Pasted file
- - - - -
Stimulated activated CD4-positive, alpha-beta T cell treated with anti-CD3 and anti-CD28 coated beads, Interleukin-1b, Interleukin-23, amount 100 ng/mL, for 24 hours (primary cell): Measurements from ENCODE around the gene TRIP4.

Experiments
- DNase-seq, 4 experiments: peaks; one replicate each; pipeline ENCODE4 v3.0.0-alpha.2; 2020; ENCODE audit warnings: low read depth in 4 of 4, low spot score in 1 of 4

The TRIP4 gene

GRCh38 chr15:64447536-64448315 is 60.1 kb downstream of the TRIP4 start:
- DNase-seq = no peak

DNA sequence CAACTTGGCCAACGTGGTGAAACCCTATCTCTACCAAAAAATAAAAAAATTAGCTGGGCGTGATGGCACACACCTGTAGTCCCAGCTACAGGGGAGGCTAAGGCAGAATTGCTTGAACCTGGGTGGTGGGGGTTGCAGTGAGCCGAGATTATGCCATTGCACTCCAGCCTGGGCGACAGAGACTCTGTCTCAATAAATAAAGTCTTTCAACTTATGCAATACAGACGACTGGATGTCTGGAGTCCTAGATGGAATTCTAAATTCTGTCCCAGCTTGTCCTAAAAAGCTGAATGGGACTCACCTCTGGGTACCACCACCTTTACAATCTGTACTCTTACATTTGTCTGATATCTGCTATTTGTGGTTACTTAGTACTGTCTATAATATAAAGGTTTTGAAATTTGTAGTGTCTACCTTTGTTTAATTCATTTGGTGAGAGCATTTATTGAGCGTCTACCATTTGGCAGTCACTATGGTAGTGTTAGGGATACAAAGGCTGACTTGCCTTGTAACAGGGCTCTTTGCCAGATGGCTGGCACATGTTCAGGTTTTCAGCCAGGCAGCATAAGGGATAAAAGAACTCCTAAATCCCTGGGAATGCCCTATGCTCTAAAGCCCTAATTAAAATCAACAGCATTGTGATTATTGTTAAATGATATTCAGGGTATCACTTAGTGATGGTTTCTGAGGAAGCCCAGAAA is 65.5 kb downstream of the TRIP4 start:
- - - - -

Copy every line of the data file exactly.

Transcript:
Stimulated activated CD4-positive, alpha-beta T cell treated with anti-CD3 and anti-CD28 coated beads, Interleukin-1b, Interleukin-23, amount 100 ng/mL, for 24 hours (primary cell): Measurements from ENCODE around the gene TRIP4.

Experiments
- DNase-seq, 4 experiments: peaks; one replicate each; pipeline ENCODE4 v3.0.0-alpha.2; 2020; ENCODE audit warnings: low read depth in 4 of 4, low spot score in 1 of 4

The TRIP4 gene

GRCh38 chr15:64447536-64448315 is 60.1 kb downstream of the TRIP4 start:
- DNase-seq = no peak

DNA sequence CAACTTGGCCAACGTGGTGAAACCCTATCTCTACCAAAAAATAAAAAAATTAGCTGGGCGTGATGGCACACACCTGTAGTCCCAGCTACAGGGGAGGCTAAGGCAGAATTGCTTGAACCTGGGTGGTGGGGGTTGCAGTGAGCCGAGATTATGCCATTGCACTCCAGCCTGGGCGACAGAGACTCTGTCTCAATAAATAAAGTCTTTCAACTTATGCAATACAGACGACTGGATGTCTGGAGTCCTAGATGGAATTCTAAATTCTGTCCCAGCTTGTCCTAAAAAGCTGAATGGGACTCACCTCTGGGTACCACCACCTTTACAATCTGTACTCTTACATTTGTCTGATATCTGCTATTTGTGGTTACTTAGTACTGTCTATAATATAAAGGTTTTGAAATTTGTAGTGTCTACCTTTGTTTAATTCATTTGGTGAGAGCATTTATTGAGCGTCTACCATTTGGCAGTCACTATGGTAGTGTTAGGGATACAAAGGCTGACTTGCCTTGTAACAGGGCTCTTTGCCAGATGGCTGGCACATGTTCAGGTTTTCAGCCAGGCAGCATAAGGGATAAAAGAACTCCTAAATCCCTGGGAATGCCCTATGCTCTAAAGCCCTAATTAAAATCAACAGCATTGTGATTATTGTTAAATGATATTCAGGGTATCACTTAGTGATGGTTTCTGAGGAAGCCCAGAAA is 65.5 kb downstream of the TRIP4 start: